Pharma: Are Guard Rails Useful To Our Social Media Future?

There’s a reason why there was such a great turnout for the Digital Pharma Unconference this week…Hats off to Shwen Gwee, Jason Youner of eXL pharma, and all the speakers and participants. (#DigPharm)

Before I talk about Guard Rails, here are three other good reads from fellow bloggers: Steve Woodruff’s I Was There (Digital Pharma 2009), Jonathan Richman’s Dose of Digital How Pharma Overcomplicates Social Media, and John Mack’s Pharma Marketing Blog: Pharma Social Media Crips vs. Legal/Regulatory Bloods.  Also check out the tools that Fard Jonmar and Jonathan Richman used in their social media workshop. Or Digitas Health Social Media POV given by Sarah Larcker of Digitas.

So what do we mean by Guard Rails? The Wikipedia definition reads something like this:

Guard rail, sometimes referred to as guide rail or railing, is a system designed to keep people or vehicles from (in most cases unintentionally) straying into dangerous or off-limits areas.”

So what does this have to do with Pharma and Social Media?

First, I’d be remiss not to credit Marc Monseau (JNJComm) who used this term in his presentation: “We’re doing It and So Can You. J&J’s Use of Twitter”. Creating ‘guard rails’ was part of his 7 suggestions to Pharma: 1) Create your business case, 2) Connect SM with other initiatives, 3) Establish your personality–interesting people are followed, 4) Set guides around what you will and won’t discuss…guard rails, 5) Gain legal/regulatory support for guard rails, 6) Create processes and tap into existing processes e.g. reporting AE’s, 7) Tweet, tweet, tweet. Advice from JNJMore lessons from JNJ (pictures courtesy of Steve Woodruff).  (You may also want to read a great interview with Marc Monseau: J&J On Twitter)

Guard rails can help provide a ‘safety net’ to Pharma social media tactics and those running them by helping to insure that clear and simple guidelines are set up around certain areas to help frame conversation and engagement, and to keep social media efforts on safe regulatory and legal ground…

Other key takeaways and discussion points from #DigPharm:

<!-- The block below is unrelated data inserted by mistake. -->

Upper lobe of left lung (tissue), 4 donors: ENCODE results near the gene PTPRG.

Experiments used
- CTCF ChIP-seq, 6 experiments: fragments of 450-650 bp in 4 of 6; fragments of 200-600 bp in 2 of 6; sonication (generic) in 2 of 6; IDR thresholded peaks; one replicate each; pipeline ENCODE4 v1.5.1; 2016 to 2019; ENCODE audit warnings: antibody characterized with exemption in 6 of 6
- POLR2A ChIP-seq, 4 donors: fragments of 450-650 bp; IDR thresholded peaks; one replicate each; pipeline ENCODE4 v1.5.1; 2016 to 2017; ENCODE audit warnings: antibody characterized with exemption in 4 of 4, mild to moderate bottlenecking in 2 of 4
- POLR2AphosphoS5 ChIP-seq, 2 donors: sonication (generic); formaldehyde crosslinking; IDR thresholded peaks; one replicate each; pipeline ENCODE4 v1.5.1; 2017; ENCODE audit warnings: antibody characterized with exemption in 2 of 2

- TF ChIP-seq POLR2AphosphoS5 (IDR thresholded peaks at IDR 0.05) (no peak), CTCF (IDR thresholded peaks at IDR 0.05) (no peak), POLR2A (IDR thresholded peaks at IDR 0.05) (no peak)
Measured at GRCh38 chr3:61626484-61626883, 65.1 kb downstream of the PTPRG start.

Is your brand a lovemark? Is it irresistible to your consumer? Does it provide the right empathy to patients? At the core of every lovemark is RESPECT. How does a Lovemarks compare to a trademark? Trademarks are ‘owned’ by marketers–Lovemarks are ‘owned’ by their consumers. (Watch the T-mobile video: “Life’s For Sharing”)

What are consumers saying about your prescription product? Check out to read patient reviews. Monitor other social media venues.

“A patient is an unwilling customer”.  They are ‘buying’ your medication to help their condition, but they’re not happy about the disease/condition that they have, often for life…(courtesy of patient blogger and tweeter: @amblass) This was part of 5 suggestions for Pharma: 1) listen 2) be honest 3) think big- beyond marketing a product 4) a patient is an unwilling customer. 5) be there for me.

“Just like soccer, Social Media is about moving the ball up the field….until we can put the ball in a strategic, favorable position” (courtesy of Fabio Gratton of Ignite Health and Xavier Petit)

BTW, if you’re looking for a community to continue the Pharma Social Media conversation, join Shwen’s Social Pharmer.

Other recent Pharma conference blogs that may be of interest:

Pharma: Dip Your Toes And Other Tips From DTC Perspectives Conference

Pharma Marketers: A Few Takeaways From the PharmaMed Conference

4 thoughts on “Pharma: Are Guard Rails Useful To Our Social Media Future?

  1. Great review and input to the discussion Ellen! You really brought me into a serious question to think about how to create guidelines to pharma’s use of twitter..It somehow implies the acknowledgement that there must be some do’s and don’ts to pharma’s tweets, beyond warranting for legal and regulatory checks. But how to initiate and apply them.
    Guard lines seem the thing to do, but I think we must do specific tests in concrete cases to test how they will work, otherwise it is just a way of trying to convince that the twitterati are doing their best. So, what are characteristics of guard lines beyond guidelines that will do the trick, maybe is the crucial element? Let’s search for them in specific cases. So, with this, wouldn’t we invite pharma people to come forward and apply for a test case?
    I would be in!

    • Rob

      Thank you for your comments. I think that’s a great idea to invite pharma people to provide specific suggestions that can work across brands and companies, and to dialogue with other pharma marketers and perhaps regulatory/legal folk in the process. To your point, the more specificity, the more ‘guard rails’ we discuss, the more it will be useful in helping to move the pharma SM ball towards the GOAL…Ellen

  2. Thanks — and great thoughts on all of this. Certainly when creating a program, it is important to empower someone — or a team of people — to move quickly and providing guidance around what the scope of what they can say without going through a complex approval proccess (the guard rails) is a key component of success. I have to admit, though, that while we’ve had the guardrails concept for a long period of time, I stole the word “guardrail” from someone else! :-)

    • Marc,

      Thanks for your comments. While you may have ‘stolen’ the idea of ‘guardrail’ from someone else…you/J&J are using it! And it can serve as a helpful model for others in pharma to think about as they move forward with their own SM programs in healthcare. How does it feel to be a ‘poster child’ for SM success! Again, great presentation and work…Ellen

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